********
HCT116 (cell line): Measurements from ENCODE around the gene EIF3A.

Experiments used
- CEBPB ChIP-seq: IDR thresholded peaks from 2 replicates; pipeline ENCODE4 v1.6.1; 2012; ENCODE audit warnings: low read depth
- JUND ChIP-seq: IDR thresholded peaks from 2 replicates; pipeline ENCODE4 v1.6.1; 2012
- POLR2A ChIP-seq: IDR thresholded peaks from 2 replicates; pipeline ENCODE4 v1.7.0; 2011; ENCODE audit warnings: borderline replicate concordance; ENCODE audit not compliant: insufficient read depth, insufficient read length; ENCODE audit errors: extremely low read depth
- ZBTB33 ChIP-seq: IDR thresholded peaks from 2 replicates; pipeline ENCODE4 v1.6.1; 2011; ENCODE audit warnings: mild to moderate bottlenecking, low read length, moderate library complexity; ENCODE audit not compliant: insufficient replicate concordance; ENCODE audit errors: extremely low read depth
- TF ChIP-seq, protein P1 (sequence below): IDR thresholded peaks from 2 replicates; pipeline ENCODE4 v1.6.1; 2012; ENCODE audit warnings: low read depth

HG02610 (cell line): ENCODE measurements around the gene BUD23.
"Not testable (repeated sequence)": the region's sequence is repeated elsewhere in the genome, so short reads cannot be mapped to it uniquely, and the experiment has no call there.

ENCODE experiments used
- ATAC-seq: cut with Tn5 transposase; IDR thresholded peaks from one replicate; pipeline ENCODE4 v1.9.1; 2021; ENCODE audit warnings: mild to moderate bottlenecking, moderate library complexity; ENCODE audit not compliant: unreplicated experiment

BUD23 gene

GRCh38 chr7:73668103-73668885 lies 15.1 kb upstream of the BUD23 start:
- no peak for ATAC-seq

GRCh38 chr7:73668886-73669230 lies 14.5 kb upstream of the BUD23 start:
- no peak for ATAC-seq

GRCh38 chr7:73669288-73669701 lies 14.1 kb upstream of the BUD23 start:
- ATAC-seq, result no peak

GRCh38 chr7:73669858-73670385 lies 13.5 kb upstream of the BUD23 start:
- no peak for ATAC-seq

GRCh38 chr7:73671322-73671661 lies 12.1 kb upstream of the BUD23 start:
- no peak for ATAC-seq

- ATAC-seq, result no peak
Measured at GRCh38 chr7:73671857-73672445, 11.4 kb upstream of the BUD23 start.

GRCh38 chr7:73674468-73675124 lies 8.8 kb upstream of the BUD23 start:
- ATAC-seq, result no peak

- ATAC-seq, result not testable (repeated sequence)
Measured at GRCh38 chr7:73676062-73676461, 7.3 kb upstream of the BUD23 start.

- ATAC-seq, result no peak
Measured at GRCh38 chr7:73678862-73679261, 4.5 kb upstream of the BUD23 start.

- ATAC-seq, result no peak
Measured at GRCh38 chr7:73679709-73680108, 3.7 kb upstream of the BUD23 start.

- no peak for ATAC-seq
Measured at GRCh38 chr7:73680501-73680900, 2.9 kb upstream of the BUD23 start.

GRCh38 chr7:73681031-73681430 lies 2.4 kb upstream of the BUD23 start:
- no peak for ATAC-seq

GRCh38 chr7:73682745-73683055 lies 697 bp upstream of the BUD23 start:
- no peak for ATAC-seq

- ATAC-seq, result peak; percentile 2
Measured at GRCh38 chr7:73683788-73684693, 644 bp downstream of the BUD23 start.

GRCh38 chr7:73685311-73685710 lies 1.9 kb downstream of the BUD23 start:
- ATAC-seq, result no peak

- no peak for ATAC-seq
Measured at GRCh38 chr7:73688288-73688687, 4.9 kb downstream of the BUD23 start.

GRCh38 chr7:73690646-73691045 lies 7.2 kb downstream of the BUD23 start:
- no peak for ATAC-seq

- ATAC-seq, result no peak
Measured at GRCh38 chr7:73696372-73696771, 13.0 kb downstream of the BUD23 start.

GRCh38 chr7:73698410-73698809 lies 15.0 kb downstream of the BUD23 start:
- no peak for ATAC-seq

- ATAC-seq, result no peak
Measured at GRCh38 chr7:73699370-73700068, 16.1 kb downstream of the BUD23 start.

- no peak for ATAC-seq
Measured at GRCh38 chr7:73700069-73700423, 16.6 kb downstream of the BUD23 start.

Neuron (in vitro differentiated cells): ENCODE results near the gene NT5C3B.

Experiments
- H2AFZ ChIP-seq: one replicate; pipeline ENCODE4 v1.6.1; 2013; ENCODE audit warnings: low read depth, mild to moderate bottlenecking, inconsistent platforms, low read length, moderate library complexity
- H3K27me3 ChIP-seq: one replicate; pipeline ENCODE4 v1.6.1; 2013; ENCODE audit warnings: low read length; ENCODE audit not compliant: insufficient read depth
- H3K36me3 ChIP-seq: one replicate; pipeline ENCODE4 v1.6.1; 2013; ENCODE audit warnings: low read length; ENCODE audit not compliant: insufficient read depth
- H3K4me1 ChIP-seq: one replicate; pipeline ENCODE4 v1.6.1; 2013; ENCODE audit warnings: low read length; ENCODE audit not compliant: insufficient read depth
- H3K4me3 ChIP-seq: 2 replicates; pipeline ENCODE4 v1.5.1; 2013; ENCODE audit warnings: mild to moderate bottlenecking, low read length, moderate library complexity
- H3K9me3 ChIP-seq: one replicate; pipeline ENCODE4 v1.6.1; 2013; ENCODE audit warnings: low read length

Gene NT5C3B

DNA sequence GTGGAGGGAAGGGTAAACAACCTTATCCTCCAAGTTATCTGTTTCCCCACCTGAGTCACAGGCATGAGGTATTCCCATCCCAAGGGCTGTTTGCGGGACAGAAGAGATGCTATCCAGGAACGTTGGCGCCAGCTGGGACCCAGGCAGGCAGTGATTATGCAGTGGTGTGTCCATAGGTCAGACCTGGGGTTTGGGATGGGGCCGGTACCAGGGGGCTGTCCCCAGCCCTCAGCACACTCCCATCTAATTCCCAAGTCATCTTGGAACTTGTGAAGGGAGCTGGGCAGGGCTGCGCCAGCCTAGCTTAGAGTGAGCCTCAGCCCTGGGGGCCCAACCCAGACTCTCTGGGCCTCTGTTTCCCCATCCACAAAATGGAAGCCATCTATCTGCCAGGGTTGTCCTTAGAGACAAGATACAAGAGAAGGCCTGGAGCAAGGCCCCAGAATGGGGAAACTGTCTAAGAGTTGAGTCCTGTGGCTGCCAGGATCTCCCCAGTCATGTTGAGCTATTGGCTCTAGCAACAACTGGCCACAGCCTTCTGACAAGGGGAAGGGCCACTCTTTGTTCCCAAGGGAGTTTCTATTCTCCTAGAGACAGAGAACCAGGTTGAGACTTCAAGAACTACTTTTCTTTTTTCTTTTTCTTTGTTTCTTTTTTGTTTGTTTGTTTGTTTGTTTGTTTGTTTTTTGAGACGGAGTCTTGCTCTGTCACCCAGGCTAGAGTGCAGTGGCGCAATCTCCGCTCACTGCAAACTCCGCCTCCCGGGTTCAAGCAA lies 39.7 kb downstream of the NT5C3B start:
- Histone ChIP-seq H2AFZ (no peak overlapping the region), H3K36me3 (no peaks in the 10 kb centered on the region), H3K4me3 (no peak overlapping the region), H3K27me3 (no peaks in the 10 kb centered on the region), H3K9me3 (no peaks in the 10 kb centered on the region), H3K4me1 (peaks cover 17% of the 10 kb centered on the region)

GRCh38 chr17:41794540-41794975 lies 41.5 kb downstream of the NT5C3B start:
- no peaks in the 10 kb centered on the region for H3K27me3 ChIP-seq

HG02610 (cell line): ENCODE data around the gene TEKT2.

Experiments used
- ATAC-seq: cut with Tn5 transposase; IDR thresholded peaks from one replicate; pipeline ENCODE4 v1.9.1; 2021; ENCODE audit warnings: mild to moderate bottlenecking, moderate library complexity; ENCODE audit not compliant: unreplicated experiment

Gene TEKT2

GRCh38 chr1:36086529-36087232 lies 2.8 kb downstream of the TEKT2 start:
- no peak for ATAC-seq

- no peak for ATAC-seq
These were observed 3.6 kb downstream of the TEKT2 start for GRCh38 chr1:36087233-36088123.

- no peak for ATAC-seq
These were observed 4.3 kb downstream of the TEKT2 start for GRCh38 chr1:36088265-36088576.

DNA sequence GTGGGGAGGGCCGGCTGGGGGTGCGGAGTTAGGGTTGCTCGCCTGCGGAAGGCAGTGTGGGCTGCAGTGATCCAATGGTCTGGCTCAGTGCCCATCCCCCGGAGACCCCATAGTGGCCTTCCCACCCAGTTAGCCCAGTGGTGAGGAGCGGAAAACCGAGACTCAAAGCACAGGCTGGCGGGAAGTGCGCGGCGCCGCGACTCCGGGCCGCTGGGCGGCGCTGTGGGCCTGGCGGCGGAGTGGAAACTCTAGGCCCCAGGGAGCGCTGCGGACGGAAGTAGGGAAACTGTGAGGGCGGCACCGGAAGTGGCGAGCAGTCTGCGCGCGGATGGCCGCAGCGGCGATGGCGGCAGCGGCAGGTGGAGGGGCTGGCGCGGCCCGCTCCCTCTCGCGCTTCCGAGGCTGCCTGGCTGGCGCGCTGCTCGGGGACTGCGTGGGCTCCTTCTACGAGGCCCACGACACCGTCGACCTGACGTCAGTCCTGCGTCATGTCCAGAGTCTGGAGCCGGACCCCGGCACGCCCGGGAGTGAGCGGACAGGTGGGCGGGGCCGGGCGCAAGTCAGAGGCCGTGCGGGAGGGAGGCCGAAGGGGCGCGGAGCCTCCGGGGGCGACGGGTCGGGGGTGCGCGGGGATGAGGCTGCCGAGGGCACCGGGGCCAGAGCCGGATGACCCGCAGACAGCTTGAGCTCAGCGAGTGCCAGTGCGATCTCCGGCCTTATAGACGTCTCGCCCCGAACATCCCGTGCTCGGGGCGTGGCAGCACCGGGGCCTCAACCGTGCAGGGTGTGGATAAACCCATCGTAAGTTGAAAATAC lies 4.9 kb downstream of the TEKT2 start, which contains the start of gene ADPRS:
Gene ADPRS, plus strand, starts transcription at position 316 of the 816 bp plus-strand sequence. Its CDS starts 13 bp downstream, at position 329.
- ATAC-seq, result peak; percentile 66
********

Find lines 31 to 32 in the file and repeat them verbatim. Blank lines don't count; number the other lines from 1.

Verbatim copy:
- ATAC-seq, result no peak
Measured at GRCh38 chr7:73679709-73680108, 3.7 kb upstream of the BUD23 start.